‘The Girls In Queens’: BC Alumna Debuts First Novel Reflective Of Her Roots

Courtesy of Christine Kandic Torres

By Michela Arlia 


   Christine Kandic Torres (‘08) is the latest Brooklyn College alum to break through in the literary world. Her first novel “The Girls in Queens” published in June, telling the story of a strong friendship between two Latinas in the borough. 

   The two protagonists, Kelly and Brisma, have their friendship challenged when a mutual friend is accused of sexual assualt. 

   “Each friend is forced to decide not only what justice means to each of them, but who deserves it—and whether their shared history can sustain their future,” Kandic Torres told the Vanguard. 

  Kandic Torres is no stranger to the field of writing. Throughout her career, she has had multiple short stories and personal essays published in journals including “Catapult,” “Fractured Lit,” “Newtown Literary,” “The Sonder Review,” and many more.

   Her start to writing began at a young age, becoming her outlet to manage anxiety growing up. Being an avid reader also allowed her to access an abundance of literary creativity

   “I’ve always loved creating stories in any art form,” she said. “I was also a kid who experienced a great deal of anxiety, and without much other support, I discovered early on that writing gave me the power and control to be heard and understood in new ways.”

   While becoming the author she is today, Kandic Torres was intrigued by BC’s creative writing program, but along the way she stumbled across the psychology department, ultimately earning her degree in the field. 

   A proud product of the NYC public school system from kindergarten through undergrad, she says her love for writing never fled amongst all her psychology courses.

   “I did take wonderful writing and literature courses there [at BC], though, which inspired and encouraged me to continue developing my craft,” she noted. “I have very fond memories of writing in the library and the coffee shop in between classes.”

   Hailing from  Queens herself, with Puerto Rican and Croatian roots, Kandic Torres reflects her views of the world she lives in through her stories, especially in the novel. 

   Her background inspired much of the book, including its  blended use of Spanish and English, or “Spanglish.” Characters in the book are also of Latinx and European mixed race. 

   “I think the kids in ‘The Girls in Queens’ all feel like an outsider in different ways, and to different degrees; I am always an outsider to somebody, always and never enough of anything—except Queens, except New York,” said Kandic Torres. 

   She further described how her heritage has influenced much of her work in writing and creating characters that hit close to home.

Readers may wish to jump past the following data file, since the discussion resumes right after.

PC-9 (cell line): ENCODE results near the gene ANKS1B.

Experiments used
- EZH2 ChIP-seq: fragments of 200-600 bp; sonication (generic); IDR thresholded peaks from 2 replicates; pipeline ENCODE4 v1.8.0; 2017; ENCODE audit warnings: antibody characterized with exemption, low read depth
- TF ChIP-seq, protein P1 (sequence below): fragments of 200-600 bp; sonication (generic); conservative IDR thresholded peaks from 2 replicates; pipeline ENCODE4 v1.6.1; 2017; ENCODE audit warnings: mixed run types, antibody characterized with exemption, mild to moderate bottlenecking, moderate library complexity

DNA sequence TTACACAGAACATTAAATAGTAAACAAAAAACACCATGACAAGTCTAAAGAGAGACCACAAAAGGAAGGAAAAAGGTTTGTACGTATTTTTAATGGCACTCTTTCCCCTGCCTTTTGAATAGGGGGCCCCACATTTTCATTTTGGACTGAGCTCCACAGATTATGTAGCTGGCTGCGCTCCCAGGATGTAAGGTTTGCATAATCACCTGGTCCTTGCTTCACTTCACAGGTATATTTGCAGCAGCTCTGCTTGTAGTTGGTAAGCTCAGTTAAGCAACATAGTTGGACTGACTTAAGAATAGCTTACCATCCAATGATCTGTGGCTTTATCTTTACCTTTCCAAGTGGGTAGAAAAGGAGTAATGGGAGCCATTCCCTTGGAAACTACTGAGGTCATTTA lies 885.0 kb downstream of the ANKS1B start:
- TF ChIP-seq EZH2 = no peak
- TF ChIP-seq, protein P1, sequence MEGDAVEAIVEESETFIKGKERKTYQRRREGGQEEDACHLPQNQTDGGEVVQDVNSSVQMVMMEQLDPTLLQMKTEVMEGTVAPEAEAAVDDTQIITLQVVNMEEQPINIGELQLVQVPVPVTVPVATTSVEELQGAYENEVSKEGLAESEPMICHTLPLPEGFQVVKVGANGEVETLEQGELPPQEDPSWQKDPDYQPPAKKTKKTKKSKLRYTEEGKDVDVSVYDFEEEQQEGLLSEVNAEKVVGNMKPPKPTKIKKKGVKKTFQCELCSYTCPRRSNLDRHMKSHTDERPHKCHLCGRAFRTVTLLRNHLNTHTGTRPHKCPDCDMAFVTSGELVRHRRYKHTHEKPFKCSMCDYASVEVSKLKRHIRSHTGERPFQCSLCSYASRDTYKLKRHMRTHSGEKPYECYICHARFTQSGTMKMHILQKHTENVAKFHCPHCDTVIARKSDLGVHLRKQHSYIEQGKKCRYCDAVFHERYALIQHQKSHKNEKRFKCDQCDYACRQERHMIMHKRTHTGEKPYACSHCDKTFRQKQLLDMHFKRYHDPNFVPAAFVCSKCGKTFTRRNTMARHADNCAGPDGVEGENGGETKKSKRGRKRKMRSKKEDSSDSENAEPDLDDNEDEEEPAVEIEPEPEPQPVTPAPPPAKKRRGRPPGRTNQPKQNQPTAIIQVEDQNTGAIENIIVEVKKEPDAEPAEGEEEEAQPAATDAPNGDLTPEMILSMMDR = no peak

“I think that’s one of the more pronounced ways my heritage has influenced my work, and this novel; these first and second generation immigrant characters are like me, pulled between various cultures and countries of their families of origin, but the one true constant is the urban multicultural community that raised them,” she wrote.  “In some ways, it’s their truest sense of a ‘homeland.’”

    The initial inspiration for this novel was not one you might hear everyday, as Kandic Torres explains how two particular events in her life brought this story of two Queens girls to life. After the Mets played in the World Series in 2015, she recalled the last playoffs the Mets had joined in 2006, with its then “heavily Latinx team.” Her attention was also on the case of Brock Turner, a former Stanford student who was convicted of sexual assault for raping an unconsious woman behind a dumpster.  Eventually, the two seemingly polarizing ideas meshed to form her first novel’s innerworkings. 

   “[…] My interest and focus zeroed in on how and why women—especially women who’ve survived violence themselves—go on to protect and defend other abusers in their lives. I realized then that I had a novel-length story that married these two preoccupations beginning to take shape,” said Kandic Torres.

   Kandic Torres’ life both personally and culturally have blended to create a story of representation and heritage. For aspiring writers who she had once stood in the shoes of at one point in her life, she puts a message out for them: that rejection can and will happen, and that it is all a part of the process.

   “The writing is what will bring meaning and connection and community to your life…Writing sometimes feels like a lifelong commitment to the practice of revision,” she said. “So keep going, keep revising, keep submitting, if publication is what you want.”